program and to compete region-
wide for economic development
across the United States.
N.C. General Assembly to desig-
nate Priscilla Mauney's inside city
seat as an at-large seat effective
with the November school board
election in which terms of Mauney,
Ronnie Hawkins and Billy Houze
The Board of Education went to
January meeting will be routine.
The board will probably set a
See School Board, 8-A
a three inside city, two outside city
arrangement after school consoli-
dation went into effect in the fall of
1961. In recent months, the board
has discussed how to better reflect
the population of the school system
in its seating arrangement. The
board approved the at-large seat at
the December meeting.
ANVEdIl TYTHOWAR AANAVR
Kings Mountain, N.C. 28086 «35¢
No major increases for city ser-
vices are projected in 1993 by city
officials but utility customers could
see an inflationary increase of two
percent in water and sewer costs in
City Manager George Wood said
that City Council will take a hard
look at the overall financial picture
at the third annual retreat to be held
in March at Cleveland Community
Council had indicated that a two
percent increase in water/sewer
rates may be necessary by July
“The major increases are behind
us," said Wood, who said that the
new year will find the city still
making improvements in the utility
systems and doing street repaving
but the major work will be in get-
ting easements and overseeing the
construction of the big
Bridgestone/Firestone Plant in
Kings Mountain Business Park.
Gaston County is paying the cost
of the water/sewer lines that Kings
Mountain is constructing and
Kings Mountain is also running
natural gas extensions in the area.
All bond projects were complet
ed a year ago and all have been
dedicated, "Modest improvements
will continue,” said Wood.
"It's that time of year to talk
about budgets and the city staff
will begin preparation for present-
ing budget requests to Council,"
said Wood, who said the budget
will be ready for Council's adop-
tion by June 1.
Wood said the city has been re-
ceiving more requests from devel-
opers interested in building in the
city and he hopes that is an indica-
tion that the economy is on the up-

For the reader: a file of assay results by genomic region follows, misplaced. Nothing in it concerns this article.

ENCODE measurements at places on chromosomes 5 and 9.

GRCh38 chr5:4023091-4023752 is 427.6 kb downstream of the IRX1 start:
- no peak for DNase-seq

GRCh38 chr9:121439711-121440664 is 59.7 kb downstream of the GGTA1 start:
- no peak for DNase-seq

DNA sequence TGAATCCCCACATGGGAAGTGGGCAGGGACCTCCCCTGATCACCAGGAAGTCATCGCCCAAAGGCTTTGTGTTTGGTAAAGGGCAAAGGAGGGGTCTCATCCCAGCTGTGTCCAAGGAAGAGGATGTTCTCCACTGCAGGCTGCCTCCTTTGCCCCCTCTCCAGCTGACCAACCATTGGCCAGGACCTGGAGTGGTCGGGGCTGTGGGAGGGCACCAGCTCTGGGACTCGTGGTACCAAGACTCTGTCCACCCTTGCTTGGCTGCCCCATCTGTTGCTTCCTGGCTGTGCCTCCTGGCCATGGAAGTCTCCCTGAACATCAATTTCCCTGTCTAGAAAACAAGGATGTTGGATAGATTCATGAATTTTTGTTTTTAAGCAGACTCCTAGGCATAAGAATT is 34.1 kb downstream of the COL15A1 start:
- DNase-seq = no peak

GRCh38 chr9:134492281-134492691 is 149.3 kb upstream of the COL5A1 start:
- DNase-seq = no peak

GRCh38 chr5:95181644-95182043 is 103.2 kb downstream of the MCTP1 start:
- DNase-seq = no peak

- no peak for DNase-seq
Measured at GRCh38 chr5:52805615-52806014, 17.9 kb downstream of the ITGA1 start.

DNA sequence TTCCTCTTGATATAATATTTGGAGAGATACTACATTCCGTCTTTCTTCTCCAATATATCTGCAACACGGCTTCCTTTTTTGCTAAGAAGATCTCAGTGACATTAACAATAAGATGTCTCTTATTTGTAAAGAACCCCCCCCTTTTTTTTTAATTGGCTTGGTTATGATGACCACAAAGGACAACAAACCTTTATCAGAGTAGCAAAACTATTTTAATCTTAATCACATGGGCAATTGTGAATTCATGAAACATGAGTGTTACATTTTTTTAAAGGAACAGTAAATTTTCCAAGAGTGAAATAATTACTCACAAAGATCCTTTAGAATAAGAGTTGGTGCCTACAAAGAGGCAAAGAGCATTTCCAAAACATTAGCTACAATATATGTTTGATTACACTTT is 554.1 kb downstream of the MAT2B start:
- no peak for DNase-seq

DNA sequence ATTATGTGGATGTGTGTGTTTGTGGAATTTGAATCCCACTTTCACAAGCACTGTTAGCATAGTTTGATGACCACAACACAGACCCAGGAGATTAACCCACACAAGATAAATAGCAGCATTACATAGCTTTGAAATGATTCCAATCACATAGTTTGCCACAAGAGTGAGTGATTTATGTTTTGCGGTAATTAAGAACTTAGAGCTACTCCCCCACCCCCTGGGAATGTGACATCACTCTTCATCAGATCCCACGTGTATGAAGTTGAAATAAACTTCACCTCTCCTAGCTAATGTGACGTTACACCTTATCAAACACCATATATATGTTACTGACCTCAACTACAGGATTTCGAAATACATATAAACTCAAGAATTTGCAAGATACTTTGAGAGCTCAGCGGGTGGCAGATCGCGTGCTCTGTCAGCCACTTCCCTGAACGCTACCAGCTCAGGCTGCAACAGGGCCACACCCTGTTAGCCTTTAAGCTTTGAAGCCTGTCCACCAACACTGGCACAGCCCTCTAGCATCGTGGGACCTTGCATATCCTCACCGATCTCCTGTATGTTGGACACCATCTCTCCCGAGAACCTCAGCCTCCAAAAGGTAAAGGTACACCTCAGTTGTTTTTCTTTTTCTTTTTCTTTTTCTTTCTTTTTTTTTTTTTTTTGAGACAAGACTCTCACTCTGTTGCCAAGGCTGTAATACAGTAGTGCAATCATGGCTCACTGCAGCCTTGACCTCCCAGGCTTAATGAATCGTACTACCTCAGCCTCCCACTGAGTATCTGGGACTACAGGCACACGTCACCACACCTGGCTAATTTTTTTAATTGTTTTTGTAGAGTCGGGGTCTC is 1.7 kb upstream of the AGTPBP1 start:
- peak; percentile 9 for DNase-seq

He said the addition of the new
Firestone plant, expected to crank
up in May; the new DyeTech firm
in West Kings Mountain which be-
gins operations next month; and
the new Burke Narrow Fabrics
opening in the old Sadie Mill this
month will boost the economy.
Hardee's Restaurant is building a
new - restaurant on Cleveland
Avenue and a new laundromat is
under construction off Ridge at
161. Little Dan's No. 4 has exten-
sively renovated the former
Caveny Fabric building on York
Road to house a modern conve-
nience store, washerette and restau-
rant. Danny and Roger Goforth
‘have opened the business and plan
later this month
see better 1993
Will the euphoria after the elec-
tion wear off or will it sustain
Kings Mountain and the country
during a sluggish economy?
"A good question," say local
business people who say they are
hopeful that new year 1993 will be
better for Kings Mountain.
John McGinnis, partner in
McGinnis Department Store,
thinks the change in U.S. adminis-
tration will have a positive affect
on the economy nationwide and
business will be better. "I've seen
an attitude change that is good and
I see no reason why business won't
be better because of that attitude,”
"Leaders nationwide are antici-
pating a stronger business climate
and customer attitude is great. I
don't hear negative talk in Kings
McGinnis said that local people
can't expect to see the terrific busi-
ness activity that the community
received in the 1980s. "That won't
return soon," he said.
City Manager George Wood
says the city has seen some posi-
tive signals in the last several
months that the economy may be
on the upswing. "We've had more
requests from developers about
Al Moretz, left, and Larry Hamrick Sr., right, welcome Steven Nye, the new director of the Cleveland
County Economic Development Commission to Kings Mountain.
city services and that means there
is more interest," he said.
Larry Hamrick Jr., past president
of the Kings Mountain Association
of Realtors, thinks Kings Mountain
citizens will see a turnaround in the
economy. "We have a positive out-
look and think things will
Steven Nye, the new director of
the Cleveland County Economic
Development Corporation, looks
forward to many more good things
happening in Cleveland County in
1993. On his second day in the
new job, he said he wants to be
highly visible to every citizen of
the county and is excited about
working with the nine-member
board of directors in charting the
Supt. Dr. Bob McRae says he is
also hopeful that the economy will
turn around in 1993 but he doesn't
predict a pronounced change and
he thinks it will "take a while." He
said that the costs of state mandat-
ed programs have sent school
boards scurrying for funds to meet
goals and increased insurance costs
worry many citizens of the com-
"I hope that 1993 will be a better
year for everyone," he said.
Trees will stay
GROVER - Parking won't be
permitted along the tree-lined side
of Main Street but the memorial
trees still stand, in spite of pleas by
property owners on Main Street
that the trees pose a danger to
shoppers at night and should be
moved and replaced by more
Council voted Monday night to
trim the trees and to paint lines on
the street outside the shops so that
big trucks would not block en-
frances and pose a traffic problem.
C of C banquet set
The annual Kings Mountain
Chamber of Commerce banquet is
scheduled for January 25 at Kings
Mountain Middle School.
The social time will begin at
6:30 p.m. and dinner will be served
at 7 p.m.
Tickets will go on sale soon at
the Chamber of Commerce office.
a grand opening and. Hobon Suing ;